That fish is low in cholesterol is a myth.

Fish and mercury
For something sold to us as a super healthfood packed full of Omega 3s, why are we warned against more than 1 - 2 servings a week? And pregnant women advised to avoid entirely? As mercury levels continue to rise maybe we should be reconsidering eating fish for our health.

And just in case you thought fish had 3 second memories and were stupid.

Monday, May 10, 2010

Animals Australia dinner at Zen Zero Blu

Because I'm a moron I somehow confused ALV with Animals Australia as I am a member of both. So it turned out that I only realised I was at an Animals Australia dinner when I sat down and read the stuff on my table. Oops.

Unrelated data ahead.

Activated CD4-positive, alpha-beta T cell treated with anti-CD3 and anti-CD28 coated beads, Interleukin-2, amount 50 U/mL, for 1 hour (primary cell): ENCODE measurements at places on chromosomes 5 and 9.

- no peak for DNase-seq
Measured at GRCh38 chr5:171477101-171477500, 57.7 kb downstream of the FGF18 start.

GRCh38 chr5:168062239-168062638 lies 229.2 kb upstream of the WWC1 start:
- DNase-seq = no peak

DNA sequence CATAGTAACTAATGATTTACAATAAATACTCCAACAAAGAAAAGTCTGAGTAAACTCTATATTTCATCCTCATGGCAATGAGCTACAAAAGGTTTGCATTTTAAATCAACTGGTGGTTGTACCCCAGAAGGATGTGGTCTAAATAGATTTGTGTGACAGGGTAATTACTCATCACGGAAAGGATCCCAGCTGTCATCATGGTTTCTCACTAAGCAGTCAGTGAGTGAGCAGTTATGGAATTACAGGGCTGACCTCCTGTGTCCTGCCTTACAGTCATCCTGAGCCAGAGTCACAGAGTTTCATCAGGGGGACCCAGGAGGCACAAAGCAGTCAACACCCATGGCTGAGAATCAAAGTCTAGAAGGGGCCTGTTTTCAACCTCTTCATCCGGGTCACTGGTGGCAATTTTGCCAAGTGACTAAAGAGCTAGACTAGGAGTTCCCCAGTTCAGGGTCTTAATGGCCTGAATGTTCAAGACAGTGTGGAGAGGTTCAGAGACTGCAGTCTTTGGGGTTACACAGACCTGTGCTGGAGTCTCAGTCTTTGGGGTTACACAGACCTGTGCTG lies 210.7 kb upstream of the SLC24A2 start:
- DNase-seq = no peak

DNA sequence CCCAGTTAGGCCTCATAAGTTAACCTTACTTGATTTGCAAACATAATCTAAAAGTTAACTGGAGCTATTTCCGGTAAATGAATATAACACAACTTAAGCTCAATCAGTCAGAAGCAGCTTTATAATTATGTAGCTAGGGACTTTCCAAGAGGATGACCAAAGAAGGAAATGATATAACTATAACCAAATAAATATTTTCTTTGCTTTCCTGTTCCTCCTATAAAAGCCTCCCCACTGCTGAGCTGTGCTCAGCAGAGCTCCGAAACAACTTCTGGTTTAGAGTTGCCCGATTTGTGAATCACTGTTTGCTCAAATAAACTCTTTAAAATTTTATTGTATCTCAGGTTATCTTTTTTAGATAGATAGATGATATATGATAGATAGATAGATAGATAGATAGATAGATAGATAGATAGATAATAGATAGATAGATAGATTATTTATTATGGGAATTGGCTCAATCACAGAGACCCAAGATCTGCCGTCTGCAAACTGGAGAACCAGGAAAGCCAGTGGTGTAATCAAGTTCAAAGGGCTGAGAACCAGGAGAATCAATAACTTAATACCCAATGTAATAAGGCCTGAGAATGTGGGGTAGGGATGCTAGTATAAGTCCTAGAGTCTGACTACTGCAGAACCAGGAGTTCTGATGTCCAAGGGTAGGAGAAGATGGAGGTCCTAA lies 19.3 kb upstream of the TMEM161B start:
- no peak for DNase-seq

Anyway, the place was booked out with about 80 people. Turned out that everyone was an activist and everyone knew everyone except me who knew no one and I was thankful I brought two mates along for the ride.

Food was great, with a number of the 8 courses as shared plates. Starting with olives, bread and dips, and a divine potato and leek soup with truffle oil as the best finishing touch ever. Truffle oil = magic. I wasn't privy to this information before. Followed by potato wedges with fennel and rosemary, baked eggplant stuffed with rice - unfortunately the rice was about all you could taste - and some delicious mushroom risotto balls.  The only dish that I wasn't keen on was the apple, cabbage and walnut coleslaw. In fact, I don't think there is any vegan food I have tried and not liked and I found this coleslaw inedible along with my mates who also didn't eat theirs. Which was fine really considering we were already bloated from the other courses. And that Dave the Duck Rescue dude at our table was happy to eat our leftovers...